I'm in favor of aid going to Haiti and other countries who need it, but I'm in favor of that aid coming from people who can afford to give it. As disasters have shown time and again, Americans who have something to give dig deep to give it. When people don't have to give, they give more than would have been taken via taxes if it weren't required. Taking from those who are already doing without basics to give to others is just wrong and hurtful to them. And it's even worse to claim that there is absolutely no money to help them, yet to turn around and have there magically be money, from their pockets, to help others.

If there is money to help Haiti and other countries when disaster strikes, then there fucking damned well is money for things like universal health care. Ironically I'm seeing a lot of people who are against universal health care ("it's not a right," "it'll raise taxes," etc) who are 100% in support of our government sending money to other countries (because it somehow is now a right and who care about the taxes and in fact, here's some more money voluntarily given!). I don't get this.

Money should first go to help those who pay it have their basic needs met, and what's left over s what should go to help others. Money that is voluntarily given should go to help whoever the money was given to help (remember Katrina, and people gave so much money to the Red Cross to help Katrina victims, and then the RC turned around and said it was going to be spent how on on whom they decided it should be spent on, regardless of who it was given to help?).

I'm very sad for the Haitians who are suffering right now, but I'm sadder for the Americans who are suffering in the same way, who are cold and starving and sick, but are told that, as a bit of salt on their own wounds, that they have to pay to help the Haitians when they need the money they have to pay. It's that little extra kick to people who are down to tell them they don't matter when it comes to getting help, but they have to pay.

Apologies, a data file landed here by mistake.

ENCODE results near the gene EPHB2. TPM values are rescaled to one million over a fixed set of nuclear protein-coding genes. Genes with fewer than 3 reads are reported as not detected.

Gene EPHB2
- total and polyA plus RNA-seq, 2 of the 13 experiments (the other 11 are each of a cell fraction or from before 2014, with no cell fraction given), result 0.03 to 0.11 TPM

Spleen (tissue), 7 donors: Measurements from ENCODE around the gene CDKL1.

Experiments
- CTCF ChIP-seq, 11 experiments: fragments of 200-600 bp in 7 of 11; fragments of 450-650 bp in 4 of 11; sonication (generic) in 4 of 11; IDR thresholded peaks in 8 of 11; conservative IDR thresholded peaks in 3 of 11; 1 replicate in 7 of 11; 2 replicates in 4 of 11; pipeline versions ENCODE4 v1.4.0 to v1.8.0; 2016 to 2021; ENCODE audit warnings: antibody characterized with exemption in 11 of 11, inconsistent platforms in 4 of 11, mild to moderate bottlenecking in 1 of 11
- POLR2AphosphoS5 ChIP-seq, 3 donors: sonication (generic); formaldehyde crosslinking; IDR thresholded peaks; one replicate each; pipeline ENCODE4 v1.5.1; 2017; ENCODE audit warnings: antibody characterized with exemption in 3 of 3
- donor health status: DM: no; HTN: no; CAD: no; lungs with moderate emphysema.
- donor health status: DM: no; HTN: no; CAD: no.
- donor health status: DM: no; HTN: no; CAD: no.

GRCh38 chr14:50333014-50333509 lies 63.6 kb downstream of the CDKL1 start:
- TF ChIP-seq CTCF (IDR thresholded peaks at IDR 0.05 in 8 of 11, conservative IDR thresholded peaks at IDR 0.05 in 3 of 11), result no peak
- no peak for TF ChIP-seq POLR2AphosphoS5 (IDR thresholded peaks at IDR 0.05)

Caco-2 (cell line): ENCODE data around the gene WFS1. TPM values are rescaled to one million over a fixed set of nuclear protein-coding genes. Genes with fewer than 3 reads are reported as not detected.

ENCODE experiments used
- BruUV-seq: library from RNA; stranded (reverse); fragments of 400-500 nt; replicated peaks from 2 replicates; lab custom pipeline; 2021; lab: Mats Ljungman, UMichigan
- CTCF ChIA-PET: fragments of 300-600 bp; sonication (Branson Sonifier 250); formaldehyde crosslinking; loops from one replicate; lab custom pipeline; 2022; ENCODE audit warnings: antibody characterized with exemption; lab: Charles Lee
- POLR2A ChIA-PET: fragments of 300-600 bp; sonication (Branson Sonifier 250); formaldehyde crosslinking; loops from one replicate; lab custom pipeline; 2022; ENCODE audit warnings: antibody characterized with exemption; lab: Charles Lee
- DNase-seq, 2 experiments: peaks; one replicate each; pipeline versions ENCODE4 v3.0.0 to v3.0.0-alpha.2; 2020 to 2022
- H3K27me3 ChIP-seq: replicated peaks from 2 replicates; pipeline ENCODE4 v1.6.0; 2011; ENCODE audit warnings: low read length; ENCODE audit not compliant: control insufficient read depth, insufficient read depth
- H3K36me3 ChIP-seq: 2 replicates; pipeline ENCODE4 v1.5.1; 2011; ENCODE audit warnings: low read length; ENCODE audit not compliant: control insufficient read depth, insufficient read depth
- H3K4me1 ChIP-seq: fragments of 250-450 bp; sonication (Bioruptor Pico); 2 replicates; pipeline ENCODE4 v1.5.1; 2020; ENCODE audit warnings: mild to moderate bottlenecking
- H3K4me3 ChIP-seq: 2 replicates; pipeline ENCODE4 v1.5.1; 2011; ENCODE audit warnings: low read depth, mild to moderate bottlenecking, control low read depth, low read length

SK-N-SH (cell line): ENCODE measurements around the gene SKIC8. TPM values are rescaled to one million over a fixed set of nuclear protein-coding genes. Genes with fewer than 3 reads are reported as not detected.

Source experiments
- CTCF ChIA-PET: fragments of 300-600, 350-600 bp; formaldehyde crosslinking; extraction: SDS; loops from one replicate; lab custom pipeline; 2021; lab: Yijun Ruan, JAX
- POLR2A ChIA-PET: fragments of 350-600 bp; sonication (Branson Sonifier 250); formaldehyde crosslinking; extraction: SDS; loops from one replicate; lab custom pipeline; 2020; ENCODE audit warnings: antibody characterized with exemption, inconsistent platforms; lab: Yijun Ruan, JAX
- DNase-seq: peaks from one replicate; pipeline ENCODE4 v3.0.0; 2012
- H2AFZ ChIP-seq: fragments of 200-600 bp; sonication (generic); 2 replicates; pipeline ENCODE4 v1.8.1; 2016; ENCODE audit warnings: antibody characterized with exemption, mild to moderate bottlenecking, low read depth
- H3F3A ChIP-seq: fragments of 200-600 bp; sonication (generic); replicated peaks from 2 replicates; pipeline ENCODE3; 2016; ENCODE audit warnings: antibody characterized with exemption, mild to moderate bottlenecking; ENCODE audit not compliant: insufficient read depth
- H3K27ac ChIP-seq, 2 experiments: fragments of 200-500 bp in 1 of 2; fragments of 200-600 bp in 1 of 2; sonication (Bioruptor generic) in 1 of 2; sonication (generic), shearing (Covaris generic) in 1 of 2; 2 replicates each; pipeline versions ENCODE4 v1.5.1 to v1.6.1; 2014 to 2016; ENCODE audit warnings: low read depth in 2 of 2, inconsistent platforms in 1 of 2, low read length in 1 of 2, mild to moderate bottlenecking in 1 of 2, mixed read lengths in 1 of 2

Cody and I do what we can. We donate money to the Red Cross (despite Katrina) and other causes and organizations, and Haiti gets our help to, but we are in a position where a few bucks isn't going to make us have to go without dinner tonight. There are people who have to go without, and I'm livid on their behalf that there's supposedly no money to help them.

Also all those countries that claim that the US never does anything can shut the fuck right up. As always, the majority of the up front cost will be borne by America, and the long-term costs will be entirely on us. Our up-front "contribution" is $100mil to China's paltry $1mil (they've got countless trillions in reserves and somehow can't afford to treat the workers there with any decency). We're the ones spearheading the relief efforts. We always are. The worst reason I've read today that we should be the ones to supply most of the aid to Haiti is that we're the closest country. No we aren't, but that's beside the point.

I don't care if this post makes me sound heartless. Naturally someone will read this and will overlook that I'm in full favor of aid to Haiti from those who can afford to give it and choose to do so. I just strongly believe that, if we can afford money for Haiti like it's pocket change, then we can afford money for universal health care. And I strongly believe that those who have to do without basics should absolutely not be forced to buy those basics for anyone else. Just the thought of someone telling me I had to give that $6 on Christmas 2005 to feed someone else when I literally hadn't had a single bite to eat, and nothing more than water to drink, in a few days, makes me want to cry and smash a chair through the window. I just can't believe we do that in this country. We tell starving people just that. And we're doing it again under the guise of "charity."

1 comment:

  1. This is why I give money to Pine Street Inn, a homeless shelter that also helps people get back on their feet and find jobs and such. That's especially important in places like Boston where being outside overnight in the winter can be quite dangerous.

    I agree that things like the Haiti situation are better handled primarily through private charity than government aid.


Note: Only a member of this blog may post a comment.